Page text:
2537 Gilmore

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2537 Gilmore
Discovery [1]
Discovered by K. Reinmuth
Discovery site Heidelberg Obs.
Discovery date 4 September 1951
MPC designation 2537 Gilmore
Named after
Alan C. Gilmore
1951 RL · 1977 QP2
main-belt · Eunomia[3]
Orbital characteristics[1]
Epoch 31 July 2016 (JD 2457600.5)
Uncertainty parameter 0
Observation arc 64.77 yr (23,658 days)
Aphelion 3.1135 AU
Perihelion 2.1991 AU
2.6563 AU
Eccentricity 0.1721
4.33 yr (1,581 days)
0° 13m 39.72s / day
Inclination 12.937°
Physical characteristics
Dimensions 6.68 km (calculated)[3]
7.221±0.118 km[4]
4.230±0.020 h[5]
4.2302±0.0399 h[6]
0.21 (assumed)[3]
12.650±0.120 (R)[5]
12.737±0.002 (R)[6]

2537 Gilmore, provisional designation 1951 RL, is an Eunomia asteroid from the middle region of the asteroid belt, approximately 7 kilometers in diameter. It was discovered on 4 September 1951, by German astronomer Karl Reinmuth at Heidelberg-Königstuhl State Observatory in southern Germany.[7]

The asteroid is a member of the Eunomia family, a large group of S-type asteroids and the most prominent family in the intermediate main-belt. It orbits the Sun at a distance of 2.2–3.1 AU once every 4 years and 4 months (1,581 days). Its orbit has an eccentricity of 0.17 and an inclination of 13° with respect to the ecliptic.[1] As no precoveries were taken, the asteroid's observation arc begins with its discovery in 1951.[7]

According to the survey carried out by the NEOWISE mission of NASA's Wide-field Infrared Survey Explorer, the asteroid measures 7.2 kilometers in diameter and its surface has an albedo of 0.309,[4] while the Collaborative Asteroid Lightcurve Link assumes an albedo of 0.21 and calculates a diameter of 6.7 kilometers, based on an absolute magnitude of 13.19.[3]

Two rotational light-curves for this asteroid were obtained from photometric observations at the U.S. Palomar Transient Factory, California, from January to February 2014. The light-curves gave a rotation period of 4.230±0.020 and 4.2302±0.0399 hours with a brightness variation of 0.34 and 0.35 in magnitude, respectively (U=2/2).[5][6]

The minor planet was named in honor of New Zealand astronomer couple Alan C. Gilmore and his wife , Pamela (née Kilmartin), two very productive observers of comets and minor planet in the Southern Hemisphere. They research at the Mount John University Observatory since 1980, and are members of the Royal Astronomical Society of New Zealand.[2] Naming citation was published on 24 July 1983 (M.P.C. 8064),[8] based on a proposal by Conrad Bardwell (see 1615 Bardwell) and Brian G. Marsden. Pamela Gilmore is also honored by the minor planet 3907 Kilmartin.[2]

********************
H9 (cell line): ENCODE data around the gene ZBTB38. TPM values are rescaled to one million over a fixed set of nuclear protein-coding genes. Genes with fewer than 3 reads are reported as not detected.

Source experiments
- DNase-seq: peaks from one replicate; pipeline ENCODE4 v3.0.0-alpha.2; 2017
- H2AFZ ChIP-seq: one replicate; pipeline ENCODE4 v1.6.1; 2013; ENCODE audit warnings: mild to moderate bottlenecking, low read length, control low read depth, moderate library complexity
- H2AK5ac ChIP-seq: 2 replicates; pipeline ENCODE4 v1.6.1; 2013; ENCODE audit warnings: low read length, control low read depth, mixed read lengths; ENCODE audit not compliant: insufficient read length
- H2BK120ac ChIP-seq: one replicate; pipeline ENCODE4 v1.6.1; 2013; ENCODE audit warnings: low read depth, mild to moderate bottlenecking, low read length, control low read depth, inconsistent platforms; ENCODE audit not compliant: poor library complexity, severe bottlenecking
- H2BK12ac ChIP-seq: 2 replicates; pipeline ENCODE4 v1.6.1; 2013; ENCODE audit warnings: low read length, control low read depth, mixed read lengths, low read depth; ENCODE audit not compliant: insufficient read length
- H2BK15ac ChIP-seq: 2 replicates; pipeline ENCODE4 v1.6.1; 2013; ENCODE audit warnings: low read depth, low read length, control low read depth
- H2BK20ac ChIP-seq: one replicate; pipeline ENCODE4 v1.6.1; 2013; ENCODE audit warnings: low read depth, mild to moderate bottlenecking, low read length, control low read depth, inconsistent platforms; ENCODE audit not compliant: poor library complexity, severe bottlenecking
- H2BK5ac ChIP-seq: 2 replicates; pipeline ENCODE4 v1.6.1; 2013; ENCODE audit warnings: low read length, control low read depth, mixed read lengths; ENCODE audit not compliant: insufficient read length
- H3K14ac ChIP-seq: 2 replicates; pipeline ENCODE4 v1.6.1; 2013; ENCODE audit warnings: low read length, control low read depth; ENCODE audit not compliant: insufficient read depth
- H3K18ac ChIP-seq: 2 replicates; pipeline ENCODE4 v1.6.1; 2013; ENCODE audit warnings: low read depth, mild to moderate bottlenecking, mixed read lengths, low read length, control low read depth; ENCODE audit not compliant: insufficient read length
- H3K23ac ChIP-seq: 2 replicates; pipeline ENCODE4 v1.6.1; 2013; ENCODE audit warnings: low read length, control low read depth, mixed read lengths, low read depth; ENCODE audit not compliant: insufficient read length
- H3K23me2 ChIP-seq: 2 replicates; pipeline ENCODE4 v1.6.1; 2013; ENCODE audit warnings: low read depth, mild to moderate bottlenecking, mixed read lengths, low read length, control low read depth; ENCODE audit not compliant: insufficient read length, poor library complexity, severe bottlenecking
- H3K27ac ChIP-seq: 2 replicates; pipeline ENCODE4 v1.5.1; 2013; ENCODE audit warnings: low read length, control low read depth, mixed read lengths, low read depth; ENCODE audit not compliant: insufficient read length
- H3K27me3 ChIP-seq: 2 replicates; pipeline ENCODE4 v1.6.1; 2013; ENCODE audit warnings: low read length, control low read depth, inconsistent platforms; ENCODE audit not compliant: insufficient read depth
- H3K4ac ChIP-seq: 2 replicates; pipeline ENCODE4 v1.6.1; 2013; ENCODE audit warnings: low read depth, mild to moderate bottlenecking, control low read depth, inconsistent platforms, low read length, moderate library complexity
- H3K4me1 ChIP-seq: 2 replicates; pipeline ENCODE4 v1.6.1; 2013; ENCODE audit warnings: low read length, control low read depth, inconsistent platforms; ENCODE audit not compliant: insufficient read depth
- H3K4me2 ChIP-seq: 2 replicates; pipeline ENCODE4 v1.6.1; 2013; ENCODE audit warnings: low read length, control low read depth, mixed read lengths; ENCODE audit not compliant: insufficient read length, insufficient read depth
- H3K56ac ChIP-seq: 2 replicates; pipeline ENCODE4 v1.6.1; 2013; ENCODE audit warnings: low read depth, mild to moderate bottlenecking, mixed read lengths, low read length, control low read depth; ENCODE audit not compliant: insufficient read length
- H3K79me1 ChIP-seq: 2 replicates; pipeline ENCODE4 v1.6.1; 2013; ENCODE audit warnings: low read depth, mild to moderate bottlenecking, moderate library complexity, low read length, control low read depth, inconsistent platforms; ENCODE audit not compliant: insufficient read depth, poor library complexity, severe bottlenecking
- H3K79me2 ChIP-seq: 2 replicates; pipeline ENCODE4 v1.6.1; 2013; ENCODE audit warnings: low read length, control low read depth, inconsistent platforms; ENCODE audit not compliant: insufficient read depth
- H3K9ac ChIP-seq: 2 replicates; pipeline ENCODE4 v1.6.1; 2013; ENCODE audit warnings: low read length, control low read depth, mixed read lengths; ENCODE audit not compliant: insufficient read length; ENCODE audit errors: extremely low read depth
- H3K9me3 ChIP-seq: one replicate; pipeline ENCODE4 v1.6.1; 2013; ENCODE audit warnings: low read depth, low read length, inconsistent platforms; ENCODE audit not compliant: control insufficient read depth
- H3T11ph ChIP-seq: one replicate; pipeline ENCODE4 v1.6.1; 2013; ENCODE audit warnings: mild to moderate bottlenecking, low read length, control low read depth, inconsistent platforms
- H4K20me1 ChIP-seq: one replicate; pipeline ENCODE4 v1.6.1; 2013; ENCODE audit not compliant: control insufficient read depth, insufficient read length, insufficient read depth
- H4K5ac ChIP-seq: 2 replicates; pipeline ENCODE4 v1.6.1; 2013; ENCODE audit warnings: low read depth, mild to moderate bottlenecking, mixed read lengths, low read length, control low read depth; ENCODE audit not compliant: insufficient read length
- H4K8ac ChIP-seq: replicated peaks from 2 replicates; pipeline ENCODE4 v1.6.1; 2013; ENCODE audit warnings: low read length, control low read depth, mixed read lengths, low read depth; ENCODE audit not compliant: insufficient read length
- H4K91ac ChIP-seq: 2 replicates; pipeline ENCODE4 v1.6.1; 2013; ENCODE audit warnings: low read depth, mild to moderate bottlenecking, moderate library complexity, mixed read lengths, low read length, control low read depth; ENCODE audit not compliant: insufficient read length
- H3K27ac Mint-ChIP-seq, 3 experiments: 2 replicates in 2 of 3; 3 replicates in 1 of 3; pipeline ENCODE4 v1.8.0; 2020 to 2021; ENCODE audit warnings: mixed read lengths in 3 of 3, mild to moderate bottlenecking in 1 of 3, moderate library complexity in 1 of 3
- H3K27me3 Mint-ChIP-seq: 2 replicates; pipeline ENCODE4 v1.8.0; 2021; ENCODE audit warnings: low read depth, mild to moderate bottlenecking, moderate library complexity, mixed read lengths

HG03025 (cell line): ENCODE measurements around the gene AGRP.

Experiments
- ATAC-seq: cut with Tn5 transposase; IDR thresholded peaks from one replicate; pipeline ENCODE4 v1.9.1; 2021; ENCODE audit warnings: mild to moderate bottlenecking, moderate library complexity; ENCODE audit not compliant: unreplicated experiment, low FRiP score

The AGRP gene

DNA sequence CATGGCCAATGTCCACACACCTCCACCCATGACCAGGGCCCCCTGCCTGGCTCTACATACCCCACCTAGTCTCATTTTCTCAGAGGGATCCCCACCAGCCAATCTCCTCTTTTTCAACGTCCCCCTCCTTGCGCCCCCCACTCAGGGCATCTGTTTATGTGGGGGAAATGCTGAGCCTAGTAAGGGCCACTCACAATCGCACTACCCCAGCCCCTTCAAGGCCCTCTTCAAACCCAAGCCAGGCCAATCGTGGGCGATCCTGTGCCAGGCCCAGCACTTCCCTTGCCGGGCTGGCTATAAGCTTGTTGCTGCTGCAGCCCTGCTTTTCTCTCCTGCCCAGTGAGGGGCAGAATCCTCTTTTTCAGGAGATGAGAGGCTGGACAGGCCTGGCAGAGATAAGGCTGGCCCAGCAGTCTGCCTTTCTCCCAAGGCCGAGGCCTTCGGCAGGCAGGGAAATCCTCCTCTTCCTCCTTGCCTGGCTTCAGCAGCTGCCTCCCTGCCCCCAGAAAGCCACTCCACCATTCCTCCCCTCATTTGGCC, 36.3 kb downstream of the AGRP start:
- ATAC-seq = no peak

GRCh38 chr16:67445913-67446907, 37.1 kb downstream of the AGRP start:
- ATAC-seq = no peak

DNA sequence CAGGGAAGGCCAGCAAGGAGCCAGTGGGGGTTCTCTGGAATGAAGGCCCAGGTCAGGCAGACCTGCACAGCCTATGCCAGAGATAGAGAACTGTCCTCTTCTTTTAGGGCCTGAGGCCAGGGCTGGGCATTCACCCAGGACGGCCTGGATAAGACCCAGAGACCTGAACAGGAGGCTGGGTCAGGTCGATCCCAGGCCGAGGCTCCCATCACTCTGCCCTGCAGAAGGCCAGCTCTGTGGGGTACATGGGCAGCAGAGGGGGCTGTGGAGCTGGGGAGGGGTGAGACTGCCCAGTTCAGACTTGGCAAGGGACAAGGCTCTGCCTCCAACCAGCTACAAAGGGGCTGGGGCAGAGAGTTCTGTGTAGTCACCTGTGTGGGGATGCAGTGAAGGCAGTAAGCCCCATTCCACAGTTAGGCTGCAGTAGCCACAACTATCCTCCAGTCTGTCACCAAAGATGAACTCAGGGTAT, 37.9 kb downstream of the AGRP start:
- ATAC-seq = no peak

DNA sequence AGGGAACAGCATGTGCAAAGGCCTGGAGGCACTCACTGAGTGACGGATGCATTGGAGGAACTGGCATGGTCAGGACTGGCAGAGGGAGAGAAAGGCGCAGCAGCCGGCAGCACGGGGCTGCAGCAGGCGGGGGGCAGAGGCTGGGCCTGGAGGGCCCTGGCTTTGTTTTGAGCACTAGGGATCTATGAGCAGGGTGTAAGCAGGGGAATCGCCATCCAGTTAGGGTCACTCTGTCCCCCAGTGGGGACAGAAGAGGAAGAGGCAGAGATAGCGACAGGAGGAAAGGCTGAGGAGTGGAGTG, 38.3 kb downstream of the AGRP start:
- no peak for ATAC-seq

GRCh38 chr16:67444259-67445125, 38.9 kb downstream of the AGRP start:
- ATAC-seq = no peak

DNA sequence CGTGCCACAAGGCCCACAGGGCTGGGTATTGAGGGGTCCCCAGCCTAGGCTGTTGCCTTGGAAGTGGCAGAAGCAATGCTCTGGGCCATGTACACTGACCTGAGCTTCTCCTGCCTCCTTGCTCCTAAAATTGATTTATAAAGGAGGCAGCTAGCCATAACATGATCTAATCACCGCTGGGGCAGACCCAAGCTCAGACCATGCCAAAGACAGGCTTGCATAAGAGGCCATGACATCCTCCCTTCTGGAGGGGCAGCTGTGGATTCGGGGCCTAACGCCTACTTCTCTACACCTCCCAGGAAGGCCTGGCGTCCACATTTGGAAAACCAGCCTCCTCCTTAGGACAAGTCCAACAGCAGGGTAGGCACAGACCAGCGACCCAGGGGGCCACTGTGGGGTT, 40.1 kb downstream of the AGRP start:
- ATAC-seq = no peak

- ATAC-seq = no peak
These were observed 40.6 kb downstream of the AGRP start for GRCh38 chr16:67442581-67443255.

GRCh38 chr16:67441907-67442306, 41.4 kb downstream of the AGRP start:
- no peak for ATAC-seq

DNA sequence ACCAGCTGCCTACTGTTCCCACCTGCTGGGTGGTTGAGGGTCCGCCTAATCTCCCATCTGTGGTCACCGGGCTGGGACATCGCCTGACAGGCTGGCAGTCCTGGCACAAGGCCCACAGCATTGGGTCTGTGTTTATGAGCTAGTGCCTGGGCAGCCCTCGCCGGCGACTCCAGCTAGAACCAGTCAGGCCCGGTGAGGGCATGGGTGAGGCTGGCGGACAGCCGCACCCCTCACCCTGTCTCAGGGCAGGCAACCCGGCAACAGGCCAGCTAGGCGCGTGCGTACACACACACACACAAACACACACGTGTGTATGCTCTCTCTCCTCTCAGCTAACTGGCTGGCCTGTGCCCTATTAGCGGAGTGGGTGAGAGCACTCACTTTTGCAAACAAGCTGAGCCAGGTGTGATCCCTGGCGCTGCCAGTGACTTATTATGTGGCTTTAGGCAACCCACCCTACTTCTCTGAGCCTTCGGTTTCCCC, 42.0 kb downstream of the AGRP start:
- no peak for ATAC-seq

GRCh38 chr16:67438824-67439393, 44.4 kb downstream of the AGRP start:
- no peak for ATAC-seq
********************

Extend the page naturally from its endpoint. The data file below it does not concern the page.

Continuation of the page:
1. ^ a b c d "JPL Small-Body Database Browser: 2537 Gilmore (1951 RL)" (2016-06-12 last obs.). Jet Propulsion Laboratory. Retrieved 12 August 2016. 
  2. ^ a b c Schmadel, Lutz D. (2007). Dictionary of Minor Planet Names – (2537) Gilmore. Springer Berlin Heidelberg. p. 207. ISBN 978-3-540-00238-3. Retrieved 12 August 2016. 
  3. ^ a b c d e f "LCDB Data for (2537) Gilmore". Asteroid Lightcurve Database (LCDB). Retrieved 12 August 2016. 
  4. ^ a b c d Mainzer, A.; Grav, T.; Masiero, J.; Hand, E.; Bauer, J.; Tholen, D.; et al. (November 2011). "NEOWISE Studies of Spectrophotometrically Classified Asteroids: Preliminary Results" (PDF). The Astrophysical Journal. 741 (2): 25. arXiv:1109.6407free to read. Bibcode:2011ApJ...741...90M. doi:10.1088/0004-637X/741/2/90. Retrieved 12 August 2016. 
  5. ^ a b c Chang, Chan-Kao; Ip, Wing-Huen; Lin, Hsing-Wen; Cheng, Yu-Chi; Ngeow, Chow-Choong; Yang, Ting-Chang; et al. (August 2015). "Asteroid Spin-rate Study Using the Intermediate Palomar Transient Factory". The Astrophysical Journal Supplement Series. 219 (2): 19. arXiv:1506.08493free to read. Bibcode:2015ApJS..219...27C. doi:10.1088/0067-0049/219/2/27. Retrieved 12 August 2016. 
  6. ^ a b c Waszczak, Adam; Chang, Chan-Kao; Ofek, Eran O.; Laher, Russ; Masci, Frank; Levitan, David; et al. (September 2015). "Asteroid Light Curves from the Palomar Transient Factory Survey: Rotation Periods and Phase Functions from Sparse Photometry". The Astronomical Journal. 150 (3): 35. Bibcode:2015AJ....150...75W. doi:10.1088/0004-6256/150/3/75. Retrieved 12 August 2016. 
  7. ^ a b "2537 Gilmore (1951 RL)". Minor Planet Center. Retrieved 12 August 2016. 
  8. ^ "MPC/MPO/MPS Archive". Minor Planet Center. Retrieved 12 August 2016. 

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